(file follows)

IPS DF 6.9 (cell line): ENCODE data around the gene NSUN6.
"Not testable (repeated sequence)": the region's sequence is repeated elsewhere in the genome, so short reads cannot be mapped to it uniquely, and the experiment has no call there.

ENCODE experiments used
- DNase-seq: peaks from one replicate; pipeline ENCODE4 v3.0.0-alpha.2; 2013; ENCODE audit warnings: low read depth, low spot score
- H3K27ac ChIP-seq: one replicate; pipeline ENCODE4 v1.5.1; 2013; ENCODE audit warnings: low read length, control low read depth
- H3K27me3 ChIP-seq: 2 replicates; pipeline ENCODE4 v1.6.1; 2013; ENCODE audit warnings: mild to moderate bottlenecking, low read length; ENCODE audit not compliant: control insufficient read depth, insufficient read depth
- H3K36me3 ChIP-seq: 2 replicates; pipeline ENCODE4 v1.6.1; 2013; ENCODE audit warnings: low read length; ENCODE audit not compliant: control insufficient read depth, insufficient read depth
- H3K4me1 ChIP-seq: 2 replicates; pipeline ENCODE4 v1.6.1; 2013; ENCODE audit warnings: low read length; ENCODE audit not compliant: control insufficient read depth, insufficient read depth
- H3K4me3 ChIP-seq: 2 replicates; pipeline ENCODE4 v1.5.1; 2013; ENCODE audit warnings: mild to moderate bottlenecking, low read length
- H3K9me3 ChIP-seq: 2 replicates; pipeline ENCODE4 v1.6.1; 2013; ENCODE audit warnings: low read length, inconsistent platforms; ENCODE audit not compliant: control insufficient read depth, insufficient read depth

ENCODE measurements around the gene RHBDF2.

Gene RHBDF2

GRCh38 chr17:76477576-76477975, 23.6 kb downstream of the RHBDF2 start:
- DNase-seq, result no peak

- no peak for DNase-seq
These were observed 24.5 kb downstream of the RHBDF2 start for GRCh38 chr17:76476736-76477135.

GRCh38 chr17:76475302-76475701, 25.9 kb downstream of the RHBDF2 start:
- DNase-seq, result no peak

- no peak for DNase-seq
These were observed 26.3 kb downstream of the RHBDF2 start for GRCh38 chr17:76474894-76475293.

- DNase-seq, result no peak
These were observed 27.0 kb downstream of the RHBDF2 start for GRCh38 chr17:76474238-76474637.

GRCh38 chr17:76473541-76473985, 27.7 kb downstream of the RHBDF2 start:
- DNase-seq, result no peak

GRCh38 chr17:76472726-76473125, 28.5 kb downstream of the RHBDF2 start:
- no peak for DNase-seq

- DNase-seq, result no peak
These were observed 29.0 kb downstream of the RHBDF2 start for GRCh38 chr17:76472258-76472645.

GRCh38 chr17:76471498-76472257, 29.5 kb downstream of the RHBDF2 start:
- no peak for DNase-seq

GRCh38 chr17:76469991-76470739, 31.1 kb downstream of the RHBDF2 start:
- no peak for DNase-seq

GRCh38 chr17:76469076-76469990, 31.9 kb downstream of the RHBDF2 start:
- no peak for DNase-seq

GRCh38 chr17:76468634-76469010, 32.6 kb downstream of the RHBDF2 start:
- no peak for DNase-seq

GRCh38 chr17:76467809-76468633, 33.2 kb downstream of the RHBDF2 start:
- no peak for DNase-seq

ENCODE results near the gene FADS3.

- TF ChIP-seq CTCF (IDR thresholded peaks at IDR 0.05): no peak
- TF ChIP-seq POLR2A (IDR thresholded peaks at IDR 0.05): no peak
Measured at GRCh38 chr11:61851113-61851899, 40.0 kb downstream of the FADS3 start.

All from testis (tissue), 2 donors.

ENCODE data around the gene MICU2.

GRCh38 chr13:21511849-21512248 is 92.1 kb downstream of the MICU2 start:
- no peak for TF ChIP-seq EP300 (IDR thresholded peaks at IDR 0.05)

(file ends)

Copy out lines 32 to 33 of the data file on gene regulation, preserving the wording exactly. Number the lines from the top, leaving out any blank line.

- no peak for DNase-seq

GRCh38 chr17:76469076-76469990, 31.9 kb downstream of the RHBDF2 start: